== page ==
When the weather turns cold, it's time to check on your older family member for signs of the umbles. That's a handy term health experts use to remind people of the possible signs and symptoms of hypothermia: stumbles, mumbles, fumbles and grumbles.
Hypothermia, defined as a dangerously low body temperature (below 95 degrees F), can cause a host of physical and cognitive reactions, according to the National Institutes of Health. Signs and symptoms include extreme shivering or—at the opposite end of the spectrum—stiffness in the arms or legs, slowed or slurred speech, confusion and behavioral changes.
Hypothermia can lead to serious, even deadly heart problems. Low body temperature can also impair brain function, making it difficult to think clearly and move easily, notes the Centers for Disease Control and Prevention. These health dangers of hypothermia make it vital to know the risks for the condition, how to intervene when it occurs and what you can do to prevent it.
Some pre-existing illnesses increase the risk of hypothermia. People with hypothyroidism, diabetes, certain skin conditions and other problems that affect blood flow and heat retention are more susceptible. So are those who have arthritis, Parkinson's disease and other illnesses that limit mobility, as well as conditions like stroke that affect memory and clear thinking.
As noted in this article from the Mayo Clinic, many of the medical conditions that adversely affect the body's temperature regulation occur more frequently in old age. Age-related dementia may also be a factor, as these patients are more likely to wander outside in the cold without being properly dressed.
If your friend or family member is displaying possible signs and symptoms of hypothermia, take her temperature and act quickly to get her warm if it's low. The safest response is to get her to a hospital, which will have special thermometers that can read very low body temperatures to diagnose hypothermia and treatments for warming the body from inside out.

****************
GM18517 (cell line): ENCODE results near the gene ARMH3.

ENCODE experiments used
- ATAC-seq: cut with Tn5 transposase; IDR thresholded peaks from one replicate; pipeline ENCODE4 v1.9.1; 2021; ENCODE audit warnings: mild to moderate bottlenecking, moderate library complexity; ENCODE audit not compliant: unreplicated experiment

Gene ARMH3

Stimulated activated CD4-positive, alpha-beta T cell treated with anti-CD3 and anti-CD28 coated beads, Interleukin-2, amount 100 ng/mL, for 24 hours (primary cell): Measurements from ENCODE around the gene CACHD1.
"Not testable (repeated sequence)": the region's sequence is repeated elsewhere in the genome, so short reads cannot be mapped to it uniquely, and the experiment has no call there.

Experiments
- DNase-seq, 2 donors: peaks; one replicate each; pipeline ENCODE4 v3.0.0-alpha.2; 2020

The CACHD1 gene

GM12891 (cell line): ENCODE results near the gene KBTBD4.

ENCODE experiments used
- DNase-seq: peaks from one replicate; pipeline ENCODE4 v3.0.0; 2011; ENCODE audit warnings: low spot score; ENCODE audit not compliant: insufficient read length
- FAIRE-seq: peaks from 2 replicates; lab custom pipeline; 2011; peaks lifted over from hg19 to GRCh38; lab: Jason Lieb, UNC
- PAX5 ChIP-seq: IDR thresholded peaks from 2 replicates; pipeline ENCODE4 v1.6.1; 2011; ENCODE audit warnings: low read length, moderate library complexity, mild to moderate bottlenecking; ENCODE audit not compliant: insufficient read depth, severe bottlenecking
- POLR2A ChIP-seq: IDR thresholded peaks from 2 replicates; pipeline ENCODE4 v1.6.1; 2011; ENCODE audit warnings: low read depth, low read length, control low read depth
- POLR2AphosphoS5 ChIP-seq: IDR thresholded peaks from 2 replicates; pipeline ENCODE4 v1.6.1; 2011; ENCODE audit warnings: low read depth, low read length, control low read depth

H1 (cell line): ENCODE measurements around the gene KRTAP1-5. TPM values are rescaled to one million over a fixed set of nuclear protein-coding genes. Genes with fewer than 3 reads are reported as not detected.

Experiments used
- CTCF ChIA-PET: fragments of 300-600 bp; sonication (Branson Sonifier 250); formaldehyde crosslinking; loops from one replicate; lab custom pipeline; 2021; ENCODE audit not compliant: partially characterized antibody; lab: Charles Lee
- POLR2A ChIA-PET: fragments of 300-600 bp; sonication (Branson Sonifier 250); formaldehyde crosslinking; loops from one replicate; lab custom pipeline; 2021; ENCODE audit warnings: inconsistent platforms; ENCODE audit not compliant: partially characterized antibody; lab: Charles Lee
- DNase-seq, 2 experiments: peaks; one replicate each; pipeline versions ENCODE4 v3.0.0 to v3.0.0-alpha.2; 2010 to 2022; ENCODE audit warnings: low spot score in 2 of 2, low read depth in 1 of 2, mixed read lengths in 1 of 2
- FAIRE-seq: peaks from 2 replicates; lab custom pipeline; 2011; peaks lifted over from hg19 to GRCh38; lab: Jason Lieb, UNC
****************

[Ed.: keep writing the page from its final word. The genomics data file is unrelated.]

You can also take interim steps to help raise her body temperature. Move her to a warmer room—but be gentle, since jarring movements can cause irregular heartbeats. Wrap her in extra clothes, blankets or towels. Even snuggling up close to transfer some of your own body warmth can make a difference.
How To Prevent Hypothermia
A few simple precautions can help ensure your elderly friends and family stay warm enough in cold weather. The National Institutes of Health recommend keeping the household heat at 68 degrees or higher. Don't let them stay in the house if the heat system isn't working properly.
Encourage them to stay indoors when it's extremely cold, and make sure they are eating well. The body has to maintain sufficient body fat to stay warm. Also, be aware that certain medications can affect body heat. If they must go outdoors, have them dress warmly—preferably in layers. The NIH guide points out that tight clothing can prevent the blood from flowing freely and actually cause the loss of body heat.
Active seniors who love the outdoors might find a high-tech solution in a new kind of shoe insert on the market. Digitsole is an interactive insole designed to keep your feet warm in the most frigid temperatures. It comes with a rechargeable battery and a smartphone app that you use to set the temperature as cozy as you like. Another high-tech option for active seniors is the Lively Wearable fitness tracker, designed specifically for seniors with a discrete urgent response button.
When it comes to preventing hypothermia, helping your aging family members bundle up to ward off the umbles may save their lives.
Read more: Home Automation Helps Seniors Stay at Home
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